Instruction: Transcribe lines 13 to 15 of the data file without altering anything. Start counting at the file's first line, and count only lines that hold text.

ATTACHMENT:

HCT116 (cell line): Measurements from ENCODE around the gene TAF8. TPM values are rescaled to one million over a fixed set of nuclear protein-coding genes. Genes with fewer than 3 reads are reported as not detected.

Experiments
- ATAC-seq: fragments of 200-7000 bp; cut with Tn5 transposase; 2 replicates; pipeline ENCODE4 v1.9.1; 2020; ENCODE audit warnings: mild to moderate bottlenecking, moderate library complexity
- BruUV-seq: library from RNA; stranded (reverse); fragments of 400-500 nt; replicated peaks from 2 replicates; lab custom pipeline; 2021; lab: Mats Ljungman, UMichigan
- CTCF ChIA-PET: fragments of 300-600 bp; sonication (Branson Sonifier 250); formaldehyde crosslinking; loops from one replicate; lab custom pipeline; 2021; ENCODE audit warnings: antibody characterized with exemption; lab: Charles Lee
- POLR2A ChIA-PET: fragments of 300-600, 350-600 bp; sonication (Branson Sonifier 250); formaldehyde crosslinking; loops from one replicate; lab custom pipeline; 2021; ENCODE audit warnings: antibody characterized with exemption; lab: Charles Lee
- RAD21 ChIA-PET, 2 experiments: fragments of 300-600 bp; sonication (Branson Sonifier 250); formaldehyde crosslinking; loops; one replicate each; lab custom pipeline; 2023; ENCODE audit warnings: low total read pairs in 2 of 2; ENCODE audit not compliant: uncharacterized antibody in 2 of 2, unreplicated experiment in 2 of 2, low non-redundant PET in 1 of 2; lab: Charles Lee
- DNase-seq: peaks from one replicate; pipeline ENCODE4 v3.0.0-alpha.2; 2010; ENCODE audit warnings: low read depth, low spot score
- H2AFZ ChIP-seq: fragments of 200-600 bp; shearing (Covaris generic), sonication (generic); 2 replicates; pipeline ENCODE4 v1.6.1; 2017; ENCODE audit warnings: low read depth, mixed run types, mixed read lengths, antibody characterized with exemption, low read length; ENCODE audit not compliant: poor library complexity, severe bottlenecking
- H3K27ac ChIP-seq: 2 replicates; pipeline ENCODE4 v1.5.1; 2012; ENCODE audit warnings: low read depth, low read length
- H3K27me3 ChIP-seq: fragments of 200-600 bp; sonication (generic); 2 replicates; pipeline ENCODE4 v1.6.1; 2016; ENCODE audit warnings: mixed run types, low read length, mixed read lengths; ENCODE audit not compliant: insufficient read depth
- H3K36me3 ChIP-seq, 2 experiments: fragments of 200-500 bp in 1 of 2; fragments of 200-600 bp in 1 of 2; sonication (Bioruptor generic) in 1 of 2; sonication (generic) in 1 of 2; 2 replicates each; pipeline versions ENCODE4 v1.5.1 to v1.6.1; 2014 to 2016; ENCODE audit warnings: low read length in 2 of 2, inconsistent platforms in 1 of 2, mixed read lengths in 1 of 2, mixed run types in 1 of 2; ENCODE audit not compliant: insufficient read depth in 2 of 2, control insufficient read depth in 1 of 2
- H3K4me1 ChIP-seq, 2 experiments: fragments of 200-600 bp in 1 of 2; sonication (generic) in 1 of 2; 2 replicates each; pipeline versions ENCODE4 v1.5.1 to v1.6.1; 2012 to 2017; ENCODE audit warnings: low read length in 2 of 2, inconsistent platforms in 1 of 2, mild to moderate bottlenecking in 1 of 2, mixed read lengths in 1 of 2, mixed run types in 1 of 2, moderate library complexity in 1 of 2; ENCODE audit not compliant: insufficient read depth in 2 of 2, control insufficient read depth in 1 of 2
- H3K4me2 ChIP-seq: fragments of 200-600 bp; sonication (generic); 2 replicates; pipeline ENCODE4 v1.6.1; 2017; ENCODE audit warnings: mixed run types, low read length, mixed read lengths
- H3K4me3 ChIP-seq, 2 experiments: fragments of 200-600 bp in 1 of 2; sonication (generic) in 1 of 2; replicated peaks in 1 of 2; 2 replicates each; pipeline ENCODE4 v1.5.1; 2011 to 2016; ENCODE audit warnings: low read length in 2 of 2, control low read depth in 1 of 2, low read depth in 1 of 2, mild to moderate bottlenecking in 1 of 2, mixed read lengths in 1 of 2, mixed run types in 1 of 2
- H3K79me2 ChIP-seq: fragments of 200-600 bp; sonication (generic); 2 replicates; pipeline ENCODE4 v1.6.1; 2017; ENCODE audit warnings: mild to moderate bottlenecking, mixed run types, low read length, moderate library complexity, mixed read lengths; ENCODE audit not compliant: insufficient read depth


- H3K4me1 ChIP-seq, 2 experiments: fragments of 200-600 bp in 1 of 2; sonication (generic) in 1 of 2; 2 replicates each; pipeline versions ENCODE4 v1.5.1 to v1.6.1; 2012 to 2017; ENCODE audit warnings: low read length in 2 of 2, inconsistent platforms in 1 of 2, mild to moderate bottlenecking in 1 of 2, mixed read lengths in 1 of 2, mixed run types in 1 of 2, moderate library complexity in 1 of 2; ENCODE audit not compliant: insufficient read depth in 2 of 2, control insufficient read depth in 1 of 2
- H3K4me2 ChIP-seq: fragments of 200-600 bp; sonication (generic); 2 replicates; pipeline ENCODE4 v1.6.1; 2017; ENCODE audit warnings: mixed run types, low read length, mixed read lengths
- H3K4me3 ChIP-seq, 2 experiments: fragments of 200-600 bp in 1 of 2; sonication (generic) in 1 of 2; replicated peaks in 1 of 2; 2 replicates each; pipeline ENCODE4 v1.5.1; 2011 to 2016; ENCODE audit warnings: low read length in 2 of 2, control low read depth in 1 of 2, low read depth in 1 of 2, mild to moderate bottlenecking in 1 of 2, mixed read lengths in 1 of 2, mixed run types in 1 of 2